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Champions League build-up: familiarity may breed contempt as Madrid neighbours keep eyes on prize

Miguel Delaney is in Lisbon ahead of tomorrow’s unique Madrid derby.

THEY KNOW EACH other more intimately than any other Champions League finalists in history, but that in itself means this showpiece match has rarely represented a greater contrast between the teams.

For all the base emotion that underscores this truly unique Madrid derby, it is difficult not to boil it down to the figures.

On the one side, there is Real Madrid, and all the grandiose European Cup history they entail. The club are aiming for that mythic 10th trophy, while Carlo Ancelotti is himself looking to be the manager to finally match Bob Paisley’s record of three with Liverpool.

Those are the kind of white-gold-standard achievements that a billion euro worth of expenditure can bring, which is what the club are estimated to have spent since their last victorious Champions League campaign in 2002.

As obvious as it is to say, the trophy is the club’s obsession, probably above another club on the planet.

Atletico’s concerns are much more base, in possibly every sense. Both they and their manager Diego Simeone are hoping for a first ever Champions League.

Should they win it, they will also be the first club since FC Porto in 2004 to do so from outside Europe’s 20 wealthiest clubs. It would be a modern football economic miracle. The contrasts with Real Madrid have been commonly repeated. Atletico’s wage bill is 27% of their rivals, the annual revenue 21%. In the summer, Simeone was forced to sell his best player in Radamel Falcao, while Real broke the world transfer record in purchasing Gareth Bale.

Despite that, it was still Atletico who lasted the pace, and went on to win the Spanish league in remarkably impressive fashion.

It is also that victory that lends only another dimension to this game. It is interesting to ponder how Atletico would have reacted had Diego Godin not got that goal in Barcelona on the final day, or Leo Messi’s offside strike been allowed to stand. Would all this famous intensity finally have seen an implosion? Would they have been deflated before this game?

Instead, they will only be soaring. They have done the hard part, they have already secured one genuinely sensational achievement. As such, they will come to this game with clear mind, while the pressure on Real only increases.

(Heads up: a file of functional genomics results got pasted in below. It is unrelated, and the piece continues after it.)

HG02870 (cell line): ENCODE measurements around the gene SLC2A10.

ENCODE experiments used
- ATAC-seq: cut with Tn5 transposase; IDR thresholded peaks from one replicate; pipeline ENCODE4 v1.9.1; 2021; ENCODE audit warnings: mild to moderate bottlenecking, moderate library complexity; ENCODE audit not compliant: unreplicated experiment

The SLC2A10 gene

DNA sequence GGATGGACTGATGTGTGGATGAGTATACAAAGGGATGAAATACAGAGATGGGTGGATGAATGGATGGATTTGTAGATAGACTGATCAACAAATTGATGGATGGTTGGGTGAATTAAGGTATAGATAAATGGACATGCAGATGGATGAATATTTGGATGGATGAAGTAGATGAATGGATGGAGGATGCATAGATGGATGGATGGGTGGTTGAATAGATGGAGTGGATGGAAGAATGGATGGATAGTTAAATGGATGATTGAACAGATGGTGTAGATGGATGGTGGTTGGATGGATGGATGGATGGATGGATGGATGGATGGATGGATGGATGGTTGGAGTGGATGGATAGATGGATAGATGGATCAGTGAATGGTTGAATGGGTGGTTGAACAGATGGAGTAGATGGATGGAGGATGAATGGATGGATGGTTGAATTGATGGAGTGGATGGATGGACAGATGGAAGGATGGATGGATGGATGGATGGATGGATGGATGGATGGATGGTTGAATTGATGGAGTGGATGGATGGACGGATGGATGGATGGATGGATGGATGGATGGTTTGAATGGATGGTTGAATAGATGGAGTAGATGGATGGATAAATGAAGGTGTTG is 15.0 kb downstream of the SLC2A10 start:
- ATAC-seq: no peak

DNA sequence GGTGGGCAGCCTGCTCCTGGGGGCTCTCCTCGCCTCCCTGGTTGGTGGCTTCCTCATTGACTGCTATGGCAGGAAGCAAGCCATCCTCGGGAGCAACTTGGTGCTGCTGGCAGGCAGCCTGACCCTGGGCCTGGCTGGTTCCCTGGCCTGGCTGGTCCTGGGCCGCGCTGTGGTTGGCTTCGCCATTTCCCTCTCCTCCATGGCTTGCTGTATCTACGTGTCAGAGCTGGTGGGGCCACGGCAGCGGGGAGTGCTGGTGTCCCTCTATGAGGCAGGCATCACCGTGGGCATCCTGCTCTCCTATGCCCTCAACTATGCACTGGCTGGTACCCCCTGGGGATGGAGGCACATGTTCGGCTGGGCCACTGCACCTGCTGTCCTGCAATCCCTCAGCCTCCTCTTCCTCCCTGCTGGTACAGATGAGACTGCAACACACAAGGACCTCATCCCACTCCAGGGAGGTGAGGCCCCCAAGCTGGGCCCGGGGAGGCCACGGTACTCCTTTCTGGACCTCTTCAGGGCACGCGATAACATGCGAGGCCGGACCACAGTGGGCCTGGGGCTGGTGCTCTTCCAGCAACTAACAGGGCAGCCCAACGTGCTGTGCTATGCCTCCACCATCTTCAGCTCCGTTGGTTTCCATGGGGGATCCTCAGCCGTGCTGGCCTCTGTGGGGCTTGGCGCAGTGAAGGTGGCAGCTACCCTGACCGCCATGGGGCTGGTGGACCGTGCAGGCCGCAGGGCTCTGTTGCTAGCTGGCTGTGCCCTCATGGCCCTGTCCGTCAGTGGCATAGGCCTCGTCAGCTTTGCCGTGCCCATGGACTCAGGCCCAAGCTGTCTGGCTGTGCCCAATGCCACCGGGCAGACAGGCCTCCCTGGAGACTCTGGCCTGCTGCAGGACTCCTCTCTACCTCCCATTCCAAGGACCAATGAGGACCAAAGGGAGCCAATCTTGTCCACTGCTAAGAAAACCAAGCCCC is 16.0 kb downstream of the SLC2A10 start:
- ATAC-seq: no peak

It is now Ancelotti’s side in danger of losing everything, rather than Atletico.

Sure, Real may have won the Copa Del Rey but that simply fades to nothing in comparison to the Champions League for a club like this. Worse, there is the club they would be losing to: the supposedly inferior neighbour always in their shadow.

The stakes are now close to apocalyptic for Real, at least in football terms. In the build-up to the game, there has already been the first speculation about Ancelotti’s failure if he fails.

Portugal Soccer Champions League Final A Real Madrid supporter poses for a photograph in front of a billboard in Lisbon. AP / Press Association Images AP / Press Association Images / Press Association Images

That is what this means to Real.

Worse, they will to attempt it with so many key players either off full fitness or completely absent. There are question marks about all of Cristiano Ronaldo, Pepe and Karim Benzema while Xabi Alonso is suspended.

For all the furore about Ronaldo, the absence of Alonso cannot be overplayed. Diego Simeone has already described him as the most important player in the squad.

“Xabi Alonso meant that Madrid found the famous ‘balance’ their coach was looking for,” Simeone said. “But the balance is Xabi Alonso, not the others.”

The Atletico manager will no doubt seek to tilt that balance further, even though he may be missing Diego Costa and Arda Turan through injury.

All of that means that, for two teams that know each other so well, it is only possible to guess how they will respond to all these issues.

On Saturday, in the first ever one-city Champions League final, we’ll finally find out.

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